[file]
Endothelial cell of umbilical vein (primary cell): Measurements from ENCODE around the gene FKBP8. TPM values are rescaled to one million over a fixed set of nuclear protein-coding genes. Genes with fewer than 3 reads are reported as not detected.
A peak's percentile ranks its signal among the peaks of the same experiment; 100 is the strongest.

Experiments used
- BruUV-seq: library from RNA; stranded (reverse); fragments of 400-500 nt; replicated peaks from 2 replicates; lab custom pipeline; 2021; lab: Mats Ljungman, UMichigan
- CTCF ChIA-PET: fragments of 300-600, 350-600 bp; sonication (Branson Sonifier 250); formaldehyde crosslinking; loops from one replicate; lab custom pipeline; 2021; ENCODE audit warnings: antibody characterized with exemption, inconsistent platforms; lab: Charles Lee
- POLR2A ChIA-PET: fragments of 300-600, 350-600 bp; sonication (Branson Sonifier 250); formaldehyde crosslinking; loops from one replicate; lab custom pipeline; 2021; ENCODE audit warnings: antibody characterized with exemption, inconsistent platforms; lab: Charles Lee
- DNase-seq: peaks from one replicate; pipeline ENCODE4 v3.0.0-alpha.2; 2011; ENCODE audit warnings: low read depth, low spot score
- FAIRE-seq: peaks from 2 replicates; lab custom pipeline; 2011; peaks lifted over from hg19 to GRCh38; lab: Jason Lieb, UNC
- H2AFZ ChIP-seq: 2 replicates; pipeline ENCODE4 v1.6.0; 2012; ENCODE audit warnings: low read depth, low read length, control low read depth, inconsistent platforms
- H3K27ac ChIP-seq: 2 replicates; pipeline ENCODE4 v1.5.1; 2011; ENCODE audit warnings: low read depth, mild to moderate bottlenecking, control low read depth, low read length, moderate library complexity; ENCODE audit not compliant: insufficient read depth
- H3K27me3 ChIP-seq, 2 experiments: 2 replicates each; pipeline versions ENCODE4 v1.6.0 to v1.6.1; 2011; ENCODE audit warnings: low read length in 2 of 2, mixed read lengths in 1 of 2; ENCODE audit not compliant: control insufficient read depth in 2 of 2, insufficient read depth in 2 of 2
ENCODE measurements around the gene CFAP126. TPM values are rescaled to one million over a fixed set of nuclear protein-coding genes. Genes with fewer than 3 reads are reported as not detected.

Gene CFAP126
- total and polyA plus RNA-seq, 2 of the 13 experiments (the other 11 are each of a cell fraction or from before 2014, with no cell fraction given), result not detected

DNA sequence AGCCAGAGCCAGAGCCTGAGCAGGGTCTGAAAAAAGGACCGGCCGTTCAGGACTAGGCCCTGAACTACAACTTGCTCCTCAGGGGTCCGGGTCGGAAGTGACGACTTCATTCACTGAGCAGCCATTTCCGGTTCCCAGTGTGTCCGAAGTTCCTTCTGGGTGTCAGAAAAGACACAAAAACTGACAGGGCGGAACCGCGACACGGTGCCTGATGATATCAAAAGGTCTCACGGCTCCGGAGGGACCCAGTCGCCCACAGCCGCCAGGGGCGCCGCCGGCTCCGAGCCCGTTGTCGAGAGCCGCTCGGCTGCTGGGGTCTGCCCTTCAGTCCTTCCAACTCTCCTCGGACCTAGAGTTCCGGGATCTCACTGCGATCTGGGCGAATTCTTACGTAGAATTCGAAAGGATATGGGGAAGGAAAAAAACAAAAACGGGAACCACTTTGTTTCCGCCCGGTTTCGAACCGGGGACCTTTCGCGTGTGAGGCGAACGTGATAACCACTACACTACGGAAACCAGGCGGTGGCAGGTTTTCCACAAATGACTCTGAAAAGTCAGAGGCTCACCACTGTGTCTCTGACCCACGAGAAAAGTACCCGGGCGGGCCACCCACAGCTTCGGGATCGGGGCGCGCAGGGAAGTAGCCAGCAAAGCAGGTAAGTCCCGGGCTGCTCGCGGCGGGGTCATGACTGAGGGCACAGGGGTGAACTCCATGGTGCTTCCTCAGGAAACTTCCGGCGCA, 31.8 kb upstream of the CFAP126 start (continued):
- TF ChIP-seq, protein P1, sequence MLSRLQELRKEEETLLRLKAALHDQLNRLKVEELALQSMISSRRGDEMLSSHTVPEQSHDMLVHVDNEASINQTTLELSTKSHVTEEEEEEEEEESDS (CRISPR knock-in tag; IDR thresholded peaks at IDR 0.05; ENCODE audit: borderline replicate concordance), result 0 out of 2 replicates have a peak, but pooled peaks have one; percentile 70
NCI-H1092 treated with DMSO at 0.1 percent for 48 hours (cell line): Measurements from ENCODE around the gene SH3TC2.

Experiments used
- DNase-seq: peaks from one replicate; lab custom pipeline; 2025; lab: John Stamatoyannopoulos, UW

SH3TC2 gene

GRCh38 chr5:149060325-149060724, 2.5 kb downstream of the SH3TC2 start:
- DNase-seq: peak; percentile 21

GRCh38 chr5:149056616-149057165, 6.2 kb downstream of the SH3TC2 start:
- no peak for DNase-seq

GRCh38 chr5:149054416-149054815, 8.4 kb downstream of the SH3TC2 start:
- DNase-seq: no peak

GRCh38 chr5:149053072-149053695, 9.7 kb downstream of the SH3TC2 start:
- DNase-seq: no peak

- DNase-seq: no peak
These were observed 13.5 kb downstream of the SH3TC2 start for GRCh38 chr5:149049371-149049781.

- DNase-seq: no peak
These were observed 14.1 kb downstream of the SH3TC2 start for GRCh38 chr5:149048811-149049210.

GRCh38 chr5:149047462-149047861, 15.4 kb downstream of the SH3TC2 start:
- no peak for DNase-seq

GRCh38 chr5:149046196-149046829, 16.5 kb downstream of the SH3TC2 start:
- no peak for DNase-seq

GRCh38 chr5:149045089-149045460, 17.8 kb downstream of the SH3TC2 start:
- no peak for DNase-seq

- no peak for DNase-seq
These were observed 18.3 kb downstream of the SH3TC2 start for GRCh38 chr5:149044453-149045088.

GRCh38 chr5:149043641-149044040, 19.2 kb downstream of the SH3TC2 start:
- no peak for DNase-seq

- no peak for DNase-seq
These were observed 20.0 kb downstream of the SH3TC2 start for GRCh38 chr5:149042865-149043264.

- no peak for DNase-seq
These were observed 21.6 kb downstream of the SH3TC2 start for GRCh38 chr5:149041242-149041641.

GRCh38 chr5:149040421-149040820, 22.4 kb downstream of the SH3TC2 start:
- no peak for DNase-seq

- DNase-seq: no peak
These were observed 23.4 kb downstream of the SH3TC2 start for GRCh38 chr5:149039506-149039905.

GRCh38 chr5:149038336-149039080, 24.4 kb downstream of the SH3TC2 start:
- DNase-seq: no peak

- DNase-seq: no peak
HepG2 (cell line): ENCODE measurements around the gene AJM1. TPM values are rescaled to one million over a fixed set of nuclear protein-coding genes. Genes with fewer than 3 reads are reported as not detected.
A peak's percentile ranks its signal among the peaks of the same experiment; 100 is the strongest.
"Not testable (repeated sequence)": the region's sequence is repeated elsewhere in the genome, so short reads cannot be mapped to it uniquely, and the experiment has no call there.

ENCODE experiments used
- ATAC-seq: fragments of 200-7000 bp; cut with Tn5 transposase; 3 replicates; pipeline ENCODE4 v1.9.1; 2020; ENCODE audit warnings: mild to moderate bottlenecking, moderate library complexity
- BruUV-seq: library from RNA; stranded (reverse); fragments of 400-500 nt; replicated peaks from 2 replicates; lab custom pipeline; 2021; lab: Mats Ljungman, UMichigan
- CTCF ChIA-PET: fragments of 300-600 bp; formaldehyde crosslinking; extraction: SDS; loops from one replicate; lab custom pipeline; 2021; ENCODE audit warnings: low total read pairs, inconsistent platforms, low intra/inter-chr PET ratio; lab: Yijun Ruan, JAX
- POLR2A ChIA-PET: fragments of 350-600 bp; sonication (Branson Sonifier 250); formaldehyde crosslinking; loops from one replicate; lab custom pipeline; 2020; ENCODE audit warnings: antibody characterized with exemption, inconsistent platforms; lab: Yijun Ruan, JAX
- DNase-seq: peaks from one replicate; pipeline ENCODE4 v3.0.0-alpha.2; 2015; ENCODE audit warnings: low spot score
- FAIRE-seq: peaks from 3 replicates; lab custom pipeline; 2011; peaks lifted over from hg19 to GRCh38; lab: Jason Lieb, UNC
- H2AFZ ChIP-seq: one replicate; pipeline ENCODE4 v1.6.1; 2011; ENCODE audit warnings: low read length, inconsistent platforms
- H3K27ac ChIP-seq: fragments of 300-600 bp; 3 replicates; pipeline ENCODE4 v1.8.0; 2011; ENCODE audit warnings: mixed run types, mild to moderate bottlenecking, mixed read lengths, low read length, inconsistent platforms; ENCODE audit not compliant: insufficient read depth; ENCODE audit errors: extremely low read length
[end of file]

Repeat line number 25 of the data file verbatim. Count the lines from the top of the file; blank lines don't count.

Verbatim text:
GRCh38 chr5:149054416-149054815, 8.4 kb downstream of the SH3TC2 start: